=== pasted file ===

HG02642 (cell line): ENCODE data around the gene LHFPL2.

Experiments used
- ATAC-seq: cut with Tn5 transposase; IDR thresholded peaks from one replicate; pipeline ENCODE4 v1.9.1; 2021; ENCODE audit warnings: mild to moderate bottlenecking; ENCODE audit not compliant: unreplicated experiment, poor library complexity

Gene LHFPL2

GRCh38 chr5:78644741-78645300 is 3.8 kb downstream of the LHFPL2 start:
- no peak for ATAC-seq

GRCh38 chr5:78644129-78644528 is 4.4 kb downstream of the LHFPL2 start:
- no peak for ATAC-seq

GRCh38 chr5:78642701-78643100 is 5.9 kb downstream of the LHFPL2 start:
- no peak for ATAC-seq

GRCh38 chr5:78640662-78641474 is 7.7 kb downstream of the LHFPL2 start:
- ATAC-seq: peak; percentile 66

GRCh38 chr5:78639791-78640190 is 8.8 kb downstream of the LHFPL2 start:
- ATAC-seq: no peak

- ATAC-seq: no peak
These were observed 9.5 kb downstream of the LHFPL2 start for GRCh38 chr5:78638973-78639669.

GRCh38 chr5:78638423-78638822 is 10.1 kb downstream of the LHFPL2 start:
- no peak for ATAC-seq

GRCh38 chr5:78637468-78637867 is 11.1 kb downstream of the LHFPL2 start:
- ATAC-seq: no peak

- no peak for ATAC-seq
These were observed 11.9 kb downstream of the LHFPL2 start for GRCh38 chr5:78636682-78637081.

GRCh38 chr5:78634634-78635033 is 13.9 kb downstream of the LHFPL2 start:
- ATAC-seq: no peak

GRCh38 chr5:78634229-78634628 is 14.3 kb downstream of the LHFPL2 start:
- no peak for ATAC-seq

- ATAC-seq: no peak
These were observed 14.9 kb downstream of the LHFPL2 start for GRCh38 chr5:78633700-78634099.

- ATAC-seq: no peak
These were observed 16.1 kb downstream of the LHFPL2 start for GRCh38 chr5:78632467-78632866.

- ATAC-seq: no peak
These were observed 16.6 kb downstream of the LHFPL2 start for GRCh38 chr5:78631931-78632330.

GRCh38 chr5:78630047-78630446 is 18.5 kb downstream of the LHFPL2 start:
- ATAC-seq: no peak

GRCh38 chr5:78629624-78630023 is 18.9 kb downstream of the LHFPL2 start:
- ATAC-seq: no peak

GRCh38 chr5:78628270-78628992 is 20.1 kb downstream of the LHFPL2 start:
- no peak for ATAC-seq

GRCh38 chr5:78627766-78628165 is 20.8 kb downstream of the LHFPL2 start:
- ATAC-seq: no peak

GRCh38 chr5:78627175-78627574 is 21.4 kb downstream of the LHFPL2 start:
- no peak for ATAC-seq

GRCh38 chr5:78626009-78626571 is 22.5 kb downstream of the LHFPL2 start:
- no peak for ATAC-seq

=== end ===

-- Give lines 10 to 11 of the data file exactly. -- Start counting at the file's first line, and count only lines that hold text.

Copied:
- no peak for ATAC-seq

GRCh38 chr5:78640662-78641474 is 7.7 kb downstream of the LHFPL2 start: